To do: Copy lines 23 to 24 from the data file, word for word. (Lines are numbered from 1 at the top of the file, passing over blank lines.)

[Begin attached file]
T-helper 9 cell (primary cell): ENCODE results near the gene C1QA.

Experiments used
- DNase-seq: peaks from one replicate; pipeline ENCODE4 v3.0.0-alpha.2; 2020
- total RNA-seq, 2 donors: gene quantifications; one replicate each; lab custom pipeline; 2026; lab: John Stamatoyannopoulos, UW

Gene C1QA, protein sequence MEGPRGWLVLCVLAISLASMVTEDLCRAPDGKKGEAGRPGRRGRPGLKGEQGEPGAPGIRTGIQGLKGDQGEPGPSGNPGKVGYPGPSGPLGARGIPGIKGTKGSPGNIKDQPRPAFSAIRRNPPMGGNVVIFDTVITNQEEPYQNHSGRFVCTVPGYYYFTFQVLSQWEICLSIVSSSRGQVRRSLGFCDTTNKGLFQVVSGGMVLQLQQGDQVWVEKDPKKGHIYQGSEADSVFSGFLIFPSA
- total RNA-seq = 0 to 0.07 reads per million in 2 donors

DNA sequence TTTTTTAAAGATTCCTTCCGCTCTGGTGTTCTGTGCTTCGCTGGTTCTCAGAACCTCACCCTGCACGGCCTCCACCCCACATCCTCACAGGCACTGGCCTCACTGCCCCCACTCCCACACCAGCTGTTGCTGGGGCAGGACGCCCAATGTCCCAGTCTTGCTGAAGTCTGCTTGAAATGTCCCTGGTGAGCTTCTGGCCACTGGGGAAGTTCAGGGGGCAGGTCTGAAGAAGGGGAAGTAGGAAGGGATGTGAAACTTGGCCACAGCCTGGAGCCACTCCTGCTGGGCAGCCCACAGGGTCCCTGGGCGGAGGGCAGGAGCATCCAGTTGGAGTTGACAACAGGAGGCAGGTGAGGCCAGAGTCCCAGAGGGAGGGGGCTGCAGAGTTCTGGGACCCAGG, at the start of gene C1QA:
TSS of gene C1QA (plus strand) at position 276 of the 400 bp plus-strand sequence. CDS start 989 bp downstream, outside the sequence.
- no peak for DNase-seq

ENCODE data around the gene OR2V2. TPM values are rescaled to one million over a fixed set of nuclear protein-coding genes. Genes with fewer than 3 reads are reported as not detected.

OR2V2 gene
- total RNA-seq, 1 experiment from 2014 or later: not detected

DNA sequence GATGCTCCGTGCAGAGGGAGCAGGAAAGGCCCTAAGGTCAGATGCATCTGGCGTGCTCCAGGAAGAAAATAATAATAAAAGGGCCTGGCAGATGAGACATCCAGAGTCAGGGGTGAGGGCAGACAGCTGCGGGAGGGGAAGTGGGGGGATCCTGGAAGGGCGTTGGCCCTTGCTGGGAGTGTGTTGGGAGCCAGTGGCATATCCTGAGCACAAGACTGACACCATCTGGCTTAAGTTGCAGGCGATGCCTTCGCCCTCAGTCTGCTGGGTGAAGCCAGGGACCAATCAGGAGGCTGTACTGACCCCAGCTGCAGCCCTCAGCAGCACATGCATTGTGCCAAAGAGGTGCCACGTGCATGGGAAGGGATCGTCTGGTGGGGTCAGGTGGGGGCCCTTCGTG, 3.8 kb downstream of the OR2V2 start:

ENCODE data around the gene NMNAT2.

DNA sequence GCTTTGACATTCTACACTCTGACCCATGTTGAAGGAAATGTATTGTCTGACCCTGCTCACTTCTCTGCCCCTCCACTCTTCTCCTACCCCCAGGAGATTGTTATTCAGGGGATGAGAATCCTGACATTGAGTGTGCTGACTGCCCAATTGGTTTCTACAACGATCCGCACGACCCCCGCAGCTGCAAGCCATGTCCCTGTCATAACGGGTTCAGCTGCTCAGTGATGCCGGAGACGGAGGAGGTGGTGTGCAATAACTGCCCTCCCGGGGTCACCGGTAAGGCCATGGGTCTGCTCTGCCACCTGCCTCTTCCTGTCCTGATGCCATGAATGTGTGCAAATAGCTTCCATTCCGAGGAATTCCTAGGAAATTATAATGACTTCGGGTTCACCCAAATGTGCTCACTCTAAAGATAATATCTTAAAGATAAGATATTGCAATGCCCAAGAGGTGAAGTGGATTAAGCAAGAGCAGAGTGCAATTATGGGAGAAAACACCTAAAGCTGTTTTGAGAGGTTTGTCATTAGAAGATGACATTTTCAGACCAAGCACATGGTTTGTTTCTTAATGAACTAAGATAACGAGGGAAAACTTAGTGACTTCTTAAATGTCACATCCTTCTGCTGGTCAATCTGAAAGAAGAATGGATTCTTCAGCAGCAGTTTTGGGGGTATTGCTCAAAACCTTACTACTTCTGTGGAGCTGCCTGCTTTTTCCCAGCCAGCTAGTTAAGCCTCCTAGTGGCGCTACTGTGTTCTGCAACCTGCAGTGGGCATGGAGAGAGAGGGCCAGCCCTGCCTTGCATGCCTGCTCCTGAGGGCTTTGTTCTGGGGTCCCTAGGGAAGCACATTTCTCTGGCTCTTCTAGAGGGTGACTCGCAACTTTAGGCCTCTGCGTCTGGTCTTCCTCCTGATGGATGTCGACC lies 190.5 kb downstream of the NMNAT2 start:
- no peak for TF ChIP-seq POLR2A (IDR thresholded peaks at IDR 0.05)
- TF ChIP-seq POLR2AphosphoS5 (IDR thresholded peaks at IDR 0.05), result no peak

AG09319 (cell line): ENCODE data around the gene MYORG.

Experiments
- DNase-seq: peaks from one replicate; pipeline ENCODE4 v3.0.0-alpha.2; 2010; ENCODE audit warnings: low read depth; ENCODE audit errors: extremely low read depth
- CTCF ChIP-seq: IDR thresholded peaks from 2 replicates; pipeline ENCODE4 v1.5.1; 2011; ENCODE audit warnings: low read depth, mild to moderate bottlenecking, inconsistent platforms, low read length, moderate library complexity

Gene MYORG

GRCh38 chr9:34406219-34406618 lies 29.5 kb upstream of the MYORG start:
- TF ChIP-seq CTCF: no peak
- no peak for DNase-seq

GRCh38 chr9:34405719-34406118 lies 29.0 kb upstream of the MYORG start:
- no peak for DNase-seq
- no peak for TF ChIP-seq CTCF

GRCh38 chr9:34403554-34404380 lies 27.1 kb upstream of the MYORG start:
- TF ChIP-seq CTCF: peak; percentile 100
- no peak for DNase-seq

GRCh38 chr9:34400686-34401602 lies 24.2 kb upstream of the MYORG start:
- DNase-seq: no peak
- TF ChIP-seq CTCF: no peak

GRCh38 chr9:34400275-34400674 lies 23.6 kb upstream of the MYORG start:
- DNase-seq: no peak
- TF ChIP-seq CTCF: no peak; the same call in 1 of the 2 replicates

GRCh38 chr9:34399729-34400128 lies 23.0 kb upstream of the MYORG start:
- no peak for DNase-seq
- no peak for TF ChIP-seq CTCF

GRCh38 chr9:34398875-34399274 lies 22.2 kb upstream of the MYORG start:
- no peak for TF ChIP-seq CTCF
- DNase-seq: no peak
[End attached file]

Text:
GRCh38 chr9:34406219-34406618 lies 29.5 kb upstream of the MYORG start:
- TF ChIP-seq CTCF: no peak